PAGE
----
Minimalism is not a path to a guilt free existence nor does it promise this, but it does help to reduce the guilt we feel about things, people and money. Here are just seven ways it can release you from the clutches of this self imposed offence. 

Image courtesy of Pixabay

Image courtesy of Pixabay

Less guilt around stuff: You no longer have to feel guilty about the amount of things in your home. Only having things in your space that you use and find beautiful means you don’t have to feel guilty about superfluous items. The unused presents, the things you bought and never took the tags off, the items that no longer bring you joy- with minimalism, these are all gone and the guilt surrounding these items leaves your home with them. 

Less guilt around money: If you feel chlautroopbic in your own home because of all the stuff you’ve brought into it, you will inevitably feel guilty about the money that has been spent on said stuff. The more stuff, the more guilt you might experience. The less things you have, the greater the justification for them taking up valuable space. Yes, your computer may have cost a lot of money, but if you use it every day to work or to support a hobby, it was a worthwhile purchase. No guilt here. 

Less guilt around your family: Minimalism allows you the freedom and the time to do more with the people you love. If your house is overflowing, chances are it will take a lot of time and effort to maintain through cleaning and organizing or simply moving things around. The less stuff you own, the less maintenance it requires and the more time you have for the people who matter more than the things.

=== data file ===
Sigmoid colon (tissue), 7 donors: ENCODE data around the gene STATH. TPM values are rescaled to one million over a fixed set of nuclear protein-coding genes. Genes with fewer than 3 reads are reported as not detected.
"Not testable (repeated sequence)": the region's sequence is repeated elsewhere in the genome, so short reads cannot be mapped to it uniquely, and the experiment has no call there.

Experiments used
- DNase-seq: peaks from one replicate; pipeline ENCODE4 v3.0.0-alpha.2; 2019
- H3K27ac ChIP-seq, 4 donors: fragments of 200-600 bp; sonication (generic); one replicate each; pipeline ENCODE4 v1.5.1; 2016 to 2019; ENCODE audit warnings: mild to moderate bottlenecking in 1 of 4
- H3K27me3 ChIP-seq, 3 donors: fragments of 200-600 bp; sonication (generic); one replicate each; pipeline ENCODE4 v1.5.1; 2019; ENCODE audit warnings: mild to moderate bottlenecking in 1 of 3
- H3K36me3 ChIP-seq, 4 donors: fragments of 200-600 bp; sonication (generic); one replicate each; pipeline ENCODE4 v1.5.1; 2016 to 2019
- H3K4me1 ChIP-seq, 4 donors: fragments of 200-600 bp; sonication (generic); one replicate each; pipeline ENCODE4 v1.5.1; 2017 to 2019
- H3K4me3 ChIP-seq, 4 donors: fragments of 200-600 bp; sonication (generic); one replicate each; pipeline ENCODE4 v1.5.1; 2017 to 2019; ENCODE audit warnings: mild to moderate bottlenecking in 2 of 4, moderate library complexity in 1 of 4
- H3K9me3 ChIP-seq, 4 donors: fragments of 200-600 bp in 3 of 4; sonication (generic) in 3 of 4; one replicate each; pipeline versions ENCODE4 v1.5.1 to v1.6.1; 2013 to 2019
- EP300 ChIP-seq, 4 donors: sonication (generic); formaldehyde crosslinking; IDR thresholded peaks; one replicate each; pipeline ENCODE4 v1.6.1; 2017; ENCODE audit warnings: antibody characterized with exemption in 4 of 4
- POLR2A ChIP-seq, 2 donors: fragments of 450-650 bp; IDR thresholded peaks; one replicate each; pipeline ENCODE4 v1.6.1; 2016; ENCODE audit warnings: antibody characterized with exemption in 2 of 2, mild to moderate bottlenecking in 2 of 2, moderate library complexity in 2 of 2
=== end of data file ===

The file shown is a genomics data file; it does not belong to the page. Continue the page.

Less guilt about visitors: If you cringe at the thought for someone dropping by unannounced, minimalism is a great way to eliminate that anxiety. If your home is filled with only the necessary and the joy-sparking things, it’s easier to keep clean and tidy, so a knock on the door without warning means zero guilt because your home will be guest ready. 

Less guilt at weekends: Ever been out with the family and your mind was focused on the things that needed doing back home rather than in the moment? A minimalist house means you can walk out the door and not have to think about the unwanted impulse buys that need returning to the post office, the items that need to be taken for donation, the spring purge or the fall declutter. Minimalism helps you to keep on top of the flow of things in and out of your home so it’s not a huge dedication of your time. 

Less guilt around getting rid of things: Minimalism- if done consistently- will help you to gain momentum and the more you purge, the less guilty you feel about the act of relieving your space of stuff. If you are committed, you know the benefits far outweigh the things and any guilt you have dissipates with every item that vacates the premises. 

Less guilt around hurting people’s feelings: You may worry that people will find out you have donated a gift they once gave you or something they passed to you that they thought you would get a lot of use out of (and you haven’t). Remember this- the act of giving is just as much for the giver as the receiver. People enjoy gifting things to others so let them savour this positive feeling by accepting it graciously. The reality after this exchange has been made is that the item is yours to do with what you want and you are under no obligation to keep it. Guilt be gone. 

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